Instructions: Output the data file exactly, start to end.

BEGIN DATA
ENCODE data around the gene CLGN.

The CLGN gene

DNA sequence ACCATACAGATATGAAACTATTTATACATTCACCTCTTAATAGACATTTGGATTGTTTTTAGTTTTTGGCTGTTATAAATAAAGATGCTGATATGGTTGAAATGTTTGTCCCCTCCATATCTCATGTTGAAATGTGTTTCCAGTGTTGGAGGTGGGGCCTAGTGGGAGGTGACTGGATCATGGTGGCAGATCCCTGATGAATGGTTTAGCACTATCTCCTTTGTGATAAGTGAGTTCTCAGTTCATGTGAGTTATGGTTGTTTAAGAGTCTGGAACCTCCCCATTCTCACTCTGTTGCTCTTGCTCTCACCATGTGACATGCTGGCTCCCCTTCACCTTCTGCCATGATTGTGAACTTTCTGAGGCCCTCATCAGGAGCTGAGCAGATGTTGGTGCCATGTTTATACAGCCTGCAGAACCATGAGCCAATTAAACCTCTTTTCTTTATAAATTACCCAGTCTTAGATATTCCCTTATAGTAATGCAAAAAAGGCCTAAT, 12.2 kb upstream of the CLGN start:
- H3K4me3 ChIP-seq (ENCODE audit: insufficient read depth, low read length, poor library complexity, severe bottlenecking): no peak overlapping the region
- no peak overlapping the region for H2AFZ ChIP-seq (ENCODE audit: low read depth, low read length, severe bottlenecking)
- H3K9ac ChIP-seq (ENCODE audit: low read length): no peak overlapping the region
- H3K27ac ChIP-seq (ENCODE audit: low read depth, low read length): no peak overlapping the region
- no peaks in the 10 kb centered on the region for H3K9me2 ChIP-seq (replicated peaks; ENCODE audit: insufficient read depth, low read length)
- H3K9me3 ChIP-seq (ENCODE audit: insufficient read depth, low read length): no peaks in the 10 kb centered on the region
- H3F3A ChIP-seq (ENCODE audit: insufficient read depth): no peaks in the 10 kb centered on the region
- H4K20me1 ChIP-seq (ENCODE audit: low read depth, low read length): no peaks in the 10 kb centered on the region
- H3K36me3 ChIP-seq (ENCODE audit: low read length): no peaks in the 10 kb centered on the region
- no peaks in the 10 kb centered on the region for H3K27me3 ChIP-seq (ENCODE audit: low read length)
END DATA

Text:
ENCODE data around the gene CLGN.

The CLGN gene

DNA sequence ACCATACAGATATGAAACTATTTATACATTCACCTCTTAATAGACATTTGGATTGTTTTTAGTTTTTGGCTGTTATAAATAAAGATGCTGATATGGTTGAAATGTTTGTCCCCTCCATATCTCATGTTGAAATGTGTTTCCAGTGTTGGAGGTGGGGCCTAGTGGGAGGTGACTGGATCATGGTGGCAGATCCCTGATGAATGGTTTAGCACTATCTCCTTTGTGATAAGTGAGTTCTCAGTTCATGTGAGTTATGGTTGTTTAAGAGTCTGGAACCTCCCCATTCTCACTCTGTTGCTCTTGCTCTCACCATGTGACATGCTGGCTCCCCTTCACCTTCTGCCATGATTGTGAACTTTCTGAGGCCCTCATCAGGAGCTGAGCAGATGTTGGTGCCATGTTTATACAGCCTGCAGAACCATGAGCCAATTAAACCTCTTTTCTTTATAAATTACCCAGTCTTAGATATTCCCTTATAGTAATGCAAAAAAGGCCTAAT, 12.2 kb upstream of the CLGN start:
- H3K4me3 ChIP-seq (ENCODE audit: insufficient read depth, low read length, poor library complexity, severe bottlenecking): no peak overlapping the region
- no peak overlapping the region for H2AFZ ChIP-seq (ENCODE audit: low read depth, low read length, severe bottlenecking)
- H3K9ac ChIP-seq (ENCODE audit: low read length): no peak overlapping the region
- H3K27ac ChIP-seq (ENCODE audit: low read depth, low read length): no peak overlapping the region
- no peaks in the 10 kb centered on the region for H3K9me2 ChIP-seq (replicated peaks; ENCODE audit: insufficient read depth, low read length)
- H3K9me3 ChIP-seq (ENCODE audit: insufficient read depth, low read length): no peaks in the 10 kb centered on the region
- H3F3A ChIP-seq (ENCODE audit: insufficient read depth): no peaks in the 10 kb centered on the region
- H4K20me1 ChIP-seq (ENCODE audit: low read depth, low read length): no peaks in the 10 kb centered on the region
- H3K36me3 ChIP-seq (ENCODE audit: low read length): no peaks in the 10 kb centered on the region
- no peaks in the 10 kb centered on the region for H3K27me3 ChIP-seq (ENCODE audit: low read length)